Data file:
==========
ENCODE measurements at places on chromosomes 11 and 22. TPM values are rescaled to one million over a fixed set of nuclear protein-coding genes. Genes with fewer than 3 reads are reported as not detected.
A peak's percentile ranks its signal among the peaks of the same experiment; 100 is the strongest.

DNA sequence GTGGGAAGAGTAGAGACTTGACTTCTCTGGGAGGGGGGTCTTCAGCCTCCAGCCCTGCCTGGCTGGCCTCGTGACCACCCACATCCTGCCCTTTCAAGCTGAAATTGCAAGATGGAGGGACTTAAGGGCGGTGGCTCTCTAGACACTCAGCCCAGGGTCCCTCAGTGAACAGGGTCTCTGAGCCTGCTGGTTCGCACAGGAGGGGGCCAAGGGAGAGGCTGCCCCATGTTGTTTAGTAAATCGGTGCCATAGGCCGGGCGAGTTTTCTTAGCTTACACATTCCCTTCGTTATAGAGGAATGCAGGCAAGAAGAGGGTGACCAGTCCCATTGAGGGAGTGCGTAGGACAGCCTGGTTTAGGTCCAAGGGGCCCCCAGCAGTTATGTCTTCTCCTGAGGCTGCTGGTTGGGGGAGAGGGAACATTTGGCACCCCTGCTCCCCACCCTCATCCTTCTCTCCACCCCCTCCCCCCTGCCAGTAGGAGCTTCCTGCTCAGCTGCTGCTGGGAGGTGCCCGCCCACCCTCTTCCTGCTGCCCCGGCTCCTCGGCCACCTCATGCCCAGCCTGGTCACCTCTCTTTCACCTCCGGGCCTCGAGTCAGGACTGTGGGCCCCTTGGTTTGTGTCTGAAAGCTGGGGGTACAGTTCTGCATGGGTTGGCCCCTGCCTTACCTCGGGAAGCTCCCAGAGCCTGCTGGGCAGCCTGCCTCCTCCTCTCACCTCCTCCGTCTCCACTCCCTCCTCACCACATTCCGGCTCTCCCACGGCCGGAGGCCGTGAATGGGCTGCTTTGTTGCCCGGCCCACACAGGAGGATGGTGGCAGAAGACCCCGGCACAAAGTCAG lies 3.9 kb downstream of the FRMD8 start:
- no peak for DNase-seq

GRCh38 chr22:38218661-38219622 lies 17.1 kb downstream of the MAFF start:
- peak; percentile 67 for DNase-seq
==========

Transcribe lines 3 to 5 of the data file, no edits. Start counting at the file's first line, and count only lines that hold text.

DNA sequence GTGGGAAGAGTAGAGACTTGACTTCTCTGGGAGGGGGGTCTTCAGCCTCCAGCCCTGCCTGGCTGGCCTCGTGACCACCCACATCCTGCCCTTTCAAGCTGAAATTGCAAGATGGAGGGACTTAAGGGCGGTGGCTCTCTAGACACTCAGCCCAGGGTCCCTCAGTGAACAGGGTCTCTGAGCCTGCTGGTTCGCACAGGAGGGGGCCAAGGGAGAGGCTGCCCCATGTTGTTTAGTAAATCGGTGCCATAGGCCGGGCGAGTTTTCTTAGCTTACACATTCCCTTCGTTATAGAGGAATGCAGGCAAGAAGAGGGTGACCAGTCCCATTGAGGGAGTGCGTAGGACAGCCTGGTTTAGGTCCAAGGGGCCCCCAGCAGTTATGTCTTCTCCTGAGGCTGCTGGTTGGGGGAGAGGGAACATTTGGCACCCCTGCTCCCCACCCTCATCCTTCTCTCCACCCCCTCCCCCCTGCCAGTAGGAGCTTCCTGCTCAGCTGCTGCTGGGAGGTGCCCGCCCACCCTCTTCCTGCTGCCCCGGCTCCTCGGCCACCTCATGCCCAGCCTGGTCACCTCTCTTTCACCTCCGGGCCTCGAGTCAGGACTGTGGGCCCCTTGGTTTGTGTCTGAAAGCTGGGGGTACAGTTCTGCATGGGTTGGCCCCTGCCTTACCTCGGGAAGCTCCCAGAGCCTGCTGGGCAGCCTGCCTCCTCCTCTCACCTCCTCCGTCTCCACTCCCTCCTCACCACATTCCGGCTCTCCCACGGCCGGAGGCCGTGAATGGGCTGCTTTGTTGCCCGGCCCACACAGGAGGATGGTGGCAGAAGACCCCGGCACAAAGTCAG lies 3.9 kb downstream of the FRMD8 start:
- no peak for DNase-seq

GRCh38 chr22:38218661-38219622 lies 17.1 kb downstream of the MAFF start: